It’s rare that we have enough foresight to determine which moments in time will prove to be historical turning points for societal change. But when the kingdom of Saudi Arabia allowed women to begin driving in June of 2018, just about everyone could tell that it would be a moment that redefined mobility in the Middle Eastern country. And HBO was there to capture the first moments of it in the new documentary Saudi Women’s Driving School, which will debut on October 25.
Saudi Women’s Driving School follows several female drivers in the kingdom of Saudi Arabia in the aftermath of the Royal Decree allowing women to drive. There is Sarah Salah, a saleswoman at a Ford dealership who is learning how to drive the cars she sells. There’s Shahad al-Hamaizi, one of the first female Uber drivers. There’s Amjar al-Amri, who decided to become a race car driver while participating in her school’s Formula Student program. There are countless driving instructors, scholars, activists, nurses and more, all eager to share their experiences.
As noted at the beginning, Saudi Arabia rarely ever lets foreign film crews record in the kingdom, so HBO got unprecedented access here to capture footage of the women getting their sea legs, so to speak. It goes behind the curtain of our preconceptions and allows viewers to see what the real situation is.
The main takeaway here is the sheer freedom of the women who are learning to drive. The Saudi Driving School is one of the biggest driving schools in the world with 700 instructors (many of whom learned to drive in other countries) and over 250 different cars — all to cope with the influx of women who want nothing more than to be free to go where they like.
Salah, the saleswoman, is a single woman living at home with her ageing mother and two sisters. With no man in the house, they have been forced to rely on taxis to get around to things like doctor’s appointments. Salah states that her dream car is a Ford Taurus — perfect for driving herself to work and giving her mother a lift to the market. A driving instructor named Amal notes that her daughter is diabetic and prone to fainting. It was only after learning to drive that she was able to proactively seek help. It’s often the little things — the practical things — that mean the most to these women.
Women being a prominent feature of public life in Saudi Arabian society is a relatively new concept. We all know about the tradition of veiling, but it was also common for restaurants to segregate men and women into different areas. Only recently have places like shopping malls and football matches become more open for people of all genders.
Many people still hold onto their traditions when faced with the concept of female drivers. A voiceover of a man named Muhammed states that he will not allow his wife to drive because she will be visible in public. Shahad, the Uber driver, says that men will cancel their trip upon realising a woman is behind the wheel. Amal’s husband notes that a wife’s duty is to remain in the home, where she will be protected. Some men feel that women won’t just stop at achieving equality — they will instead actively root men out of their professions and places in society.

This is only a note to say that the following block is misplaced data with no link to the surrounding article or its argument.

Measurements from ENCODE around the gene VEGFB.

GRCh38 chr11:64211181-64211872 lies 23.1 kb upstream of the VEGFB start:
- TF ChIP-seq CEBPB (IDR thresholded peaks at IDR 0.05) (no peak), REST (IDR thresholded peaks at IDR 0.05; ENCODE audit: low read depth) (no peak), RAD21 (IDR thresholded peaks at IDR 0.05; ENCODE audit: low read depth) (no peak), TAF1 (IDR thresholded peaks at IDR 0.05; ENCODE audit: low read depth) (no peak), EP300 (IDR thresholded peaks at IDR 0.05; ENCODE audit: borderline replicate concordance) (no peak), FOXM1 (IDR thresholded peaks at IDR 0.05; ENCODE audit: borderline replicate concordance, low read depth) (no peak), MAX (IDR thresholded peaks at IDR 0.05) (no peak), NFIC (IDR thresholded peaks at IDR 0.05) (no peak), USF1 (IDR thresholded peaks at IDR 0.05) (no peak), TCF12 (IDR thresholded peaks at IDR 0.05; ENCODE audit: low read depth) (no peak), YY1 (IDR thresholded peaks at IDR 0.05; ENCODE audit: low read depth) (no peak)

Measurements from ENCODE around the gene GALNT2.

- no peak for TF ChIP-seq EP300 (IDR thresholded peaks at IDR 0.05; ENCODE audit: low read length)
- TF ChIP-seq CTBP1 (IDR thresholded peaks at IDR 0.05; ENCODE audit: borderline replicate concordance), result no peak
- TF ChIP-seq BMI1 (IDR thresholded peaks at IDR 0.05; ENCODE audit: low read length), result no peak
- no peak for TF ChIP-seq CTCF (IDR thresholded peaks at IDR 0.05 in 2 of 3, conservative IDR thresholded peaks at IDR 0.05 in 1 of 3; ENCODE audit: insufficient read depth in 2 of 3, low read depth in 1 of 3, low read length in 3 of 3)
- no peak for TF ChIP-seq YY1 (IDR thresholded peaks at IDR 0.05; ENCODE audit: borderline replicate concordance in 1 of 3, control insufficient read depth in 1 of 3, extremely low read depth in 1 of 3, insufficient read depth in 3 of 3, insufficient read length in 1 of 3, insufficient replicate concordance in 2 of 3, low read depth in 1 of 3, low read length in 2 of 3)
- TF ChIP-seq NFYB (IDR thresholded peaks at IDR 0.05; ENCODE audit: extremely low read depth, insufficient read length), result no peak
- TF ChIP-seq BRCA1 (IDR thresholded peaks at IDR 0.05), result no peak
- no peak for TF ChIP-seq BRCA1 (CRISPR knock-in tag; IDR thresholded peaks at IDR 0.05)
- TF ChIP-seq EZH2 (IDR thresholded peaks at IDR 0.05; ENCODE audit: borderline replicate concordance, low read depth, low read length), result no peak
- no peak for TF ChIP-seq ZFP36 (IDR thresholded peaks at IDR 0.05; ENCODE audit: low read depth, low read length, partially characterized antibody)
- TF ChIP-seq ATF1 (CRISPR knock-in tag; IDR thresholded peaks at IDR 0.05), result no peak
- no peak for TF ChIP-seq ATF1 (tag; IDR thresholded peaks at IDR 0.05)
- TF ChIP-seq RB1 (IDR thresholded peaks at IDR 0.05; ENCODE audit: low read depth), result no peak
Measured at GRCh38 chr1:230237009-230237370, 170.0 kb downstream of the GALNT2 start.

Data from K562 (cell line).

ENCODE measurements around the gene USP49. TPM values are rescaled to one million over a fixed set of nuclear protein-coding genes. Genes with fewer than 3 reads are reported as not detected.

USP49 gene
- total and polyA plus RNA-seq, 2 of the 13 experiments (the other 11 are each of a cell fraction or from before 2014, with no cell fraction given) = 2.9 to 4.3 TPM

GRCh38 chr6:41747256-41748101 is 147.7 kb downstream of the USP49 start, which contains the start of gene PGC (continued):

Many who agree with women driving still believe in the concept of Guardianship, which treats all women as minors who must be taken care of by the men in their lives, no matter their age. The women fortunate enough to drive are those with more lenient and understanding parents.
There’s a very controversial history when it comes to female drivers in that country. Women were banned from driving in 1990, with nearly three decades passing before they were allowed to get behind the wheel again. Activists who protested the ban by filming videos of themselves driving and posting them online were arrested. Some were released while others were branded as traitors. Those who were released were actually re-arrested just weeks before the driving ban was overturned in 2018.
There were a few moments that made me question their veracity. There are a handful of conversations — especially in the latter half of the film — that were supposed to be natural, but felt a little staged. But aside from that, I didn’t have any other criticisms. I was fascinated.
For the most part, it looks as if women have wholeheartedly adopted the freedom of driving, and the documentary has done an incredible job of capturing the fear, frustration, joy, and empowerment that comes from the ability to actually get out of the house and travel unrestricted. There was the perfect blend of forward action tempered by social, economic, political, and historical precedent so that you really get the sense why this ability to drive is so groundbreaking.
Saudi Women’s Driving School will air on HBO in the U.S. on October 25. It will be available on-demand the following day, although there is no news of where our Australian audience may access it yet.